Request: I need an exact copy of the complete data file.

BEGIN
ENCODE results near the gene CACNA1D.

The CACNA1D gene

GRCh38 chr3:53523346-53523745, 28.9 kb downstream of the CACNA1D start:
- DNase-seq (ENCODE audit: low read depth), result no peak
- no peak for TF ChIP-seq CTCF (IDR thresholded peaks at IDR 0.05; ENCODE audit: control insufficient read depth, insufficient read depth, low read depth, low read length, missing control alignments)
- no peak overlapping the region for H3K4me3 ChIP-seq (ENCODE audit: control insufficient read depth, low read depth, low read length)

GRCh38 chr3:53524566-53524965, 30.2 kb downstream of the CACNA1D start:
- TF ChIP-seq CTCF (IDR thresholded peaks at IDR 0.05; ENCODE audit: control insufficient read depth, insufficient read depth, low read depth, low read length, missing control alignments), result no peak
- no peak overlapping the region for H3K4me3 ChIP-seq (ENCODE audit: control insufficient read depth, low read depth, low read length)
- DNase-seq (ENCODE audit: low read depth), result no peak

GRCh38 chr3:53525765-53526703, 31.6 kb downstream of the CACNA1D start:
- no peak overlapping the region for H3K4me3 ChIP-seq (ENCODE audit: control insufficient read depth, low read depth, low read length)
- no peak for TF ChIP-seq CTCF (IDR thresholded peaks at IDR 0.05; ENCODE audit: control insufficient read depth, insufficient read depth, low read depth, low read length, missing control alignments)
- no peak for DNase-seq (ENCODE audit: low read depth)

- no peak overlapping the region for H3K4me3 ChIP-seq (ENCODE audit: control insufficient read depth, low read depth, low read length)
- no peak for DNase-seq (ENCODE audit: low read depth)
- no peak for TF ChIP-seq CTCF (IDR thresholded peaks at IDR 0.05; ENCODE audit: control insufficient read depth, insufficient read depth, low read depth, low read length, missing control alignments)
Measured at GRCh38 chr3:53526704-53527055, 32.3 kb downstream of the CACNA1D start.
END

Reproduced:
ENCODE results near the gene CACNA1D.

The CACNA1D gene

GRCh38 chr3:53523346-53523745, 28.9 kb downstream of the CACNA1D start:
- DNase-seq (ENCODE audit: low read depth), result no peak
- no peak for TF ChIP-seq CTCF (IDR thresholded peaks at IDR 0.05; ENCODE audit: control insufficient read depth, insufficient read depth, low read depth, low read length, missing control alignments)
- no peak overlapping the region for H3K4me3 ChIP-seq (ENCODE audit: control insufficient read depth, low read depth, low read length)

GRCh38 chr3:53524566-53524965, 30.2 kb downstream of the CACNA1D start:
- TF ChIP-seq CTCF (IDR thresholded peaks at IDR 0.05; ENCODE audit: control insufficient read depth, insufficient read depth, low read depth, low read length, missing control alignments), result no peak
- no peak overlapping the region for H3K4me3 ChIP-seq (ENCODE audit: control insufficient read depth, low read depth, low read length)
- DNase-seq (ENCODE audit: low read depth), result no peak

GRCh38 chr3:53525765-53526703, 31.6 kb downstream of the CACNA1D start:
- no peak overlapping the region for H3K4me3 ChIP-seq (ENCODE audit: control insufficient read depth, low read depth, low read length)
- no peak for TF ChIP-seq CTCF (IDR thresholded peaks at IDR 0.05; ENCODE audit: control insufficient read depth, insufficient read depth, low read depth, low read length, missing control alignments)
- no peak for DNase-seq (ENCODE audit: low read depth)

- no peak overlapping the region for H3K4me3 ChIP-seq (ENCODE audit: control insufficient read depth, low read depth, low read length)
- no peak for DNase-seq (ENCODE audit: low read depth)
- no peak for TF ChIP-seq CTCF (IDR thresholded peaks at IDR 0.05; ENCODE audit: control insufficient read depth, insufficient read depth, low read depth, low read length, missing control alignments)
Measured at GRCh38 chr3:53526704-53527055, 32.3 kb downstream of the CACNA1D start.